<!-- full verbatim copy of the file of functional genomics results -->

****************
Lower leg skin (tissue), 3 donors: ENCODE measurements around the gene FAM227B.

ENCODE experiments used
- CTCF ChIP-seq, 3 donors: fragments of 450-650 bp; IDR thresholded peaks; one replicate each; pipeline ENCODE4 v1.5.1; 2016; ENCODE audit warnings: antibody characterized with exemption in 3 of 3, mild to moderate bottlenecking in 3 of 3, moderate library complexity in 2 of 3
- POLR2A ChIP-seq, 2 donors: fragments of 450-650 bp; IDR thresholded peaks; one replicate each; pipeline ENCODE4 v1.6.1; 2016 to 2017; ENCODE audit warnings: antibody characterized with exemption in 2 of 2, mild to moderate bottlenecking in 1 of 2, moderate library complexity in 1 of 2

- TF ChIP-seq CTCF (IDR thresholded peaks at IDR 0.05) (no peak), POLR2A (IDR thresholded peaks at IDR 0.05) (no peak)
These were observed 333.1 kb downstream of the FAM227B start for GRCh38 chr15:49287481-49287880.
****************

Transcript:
Lower leg skin (tissue), 3 donors: ENCODE measurements around the gene FAM227B.

ENCODE experiments used
- CTCF ChIP-seq, 3 donors: fragments of 450-650 bp; IDR thresholded peaks; one replicate each; pipeline ENCODE4 v1.5.1; 2016; ENCODE audit warnings: antibody characterized with exemption in 3 of 3, mild to moderate bottlenecking in 3 of 3, moderate library complexity in 2 of 3
- POLR2A ChIP-seq, 2 donors: fragments of 450-650 bp; IDR thresholded peaks; one replicate each; pipeline ENCODE4 v1.6.1; 2016 to 2017; ENCODE audit warnings: antibody characterized with exemption in 2 of 2, mild to moderate bottlenecking in 1 of 2, moderate library complexity in 1 of 2

- TF ChIP-seq CTCF (IDR thresholded peaks at IDR 0.05) (no peak), POLR2A (IDR thresholded peaks at IDR 0.05) (no peak)
These were observed 333.1 kb downstream of the FAM227B start for GRCh38 chr15:49287481-49287880.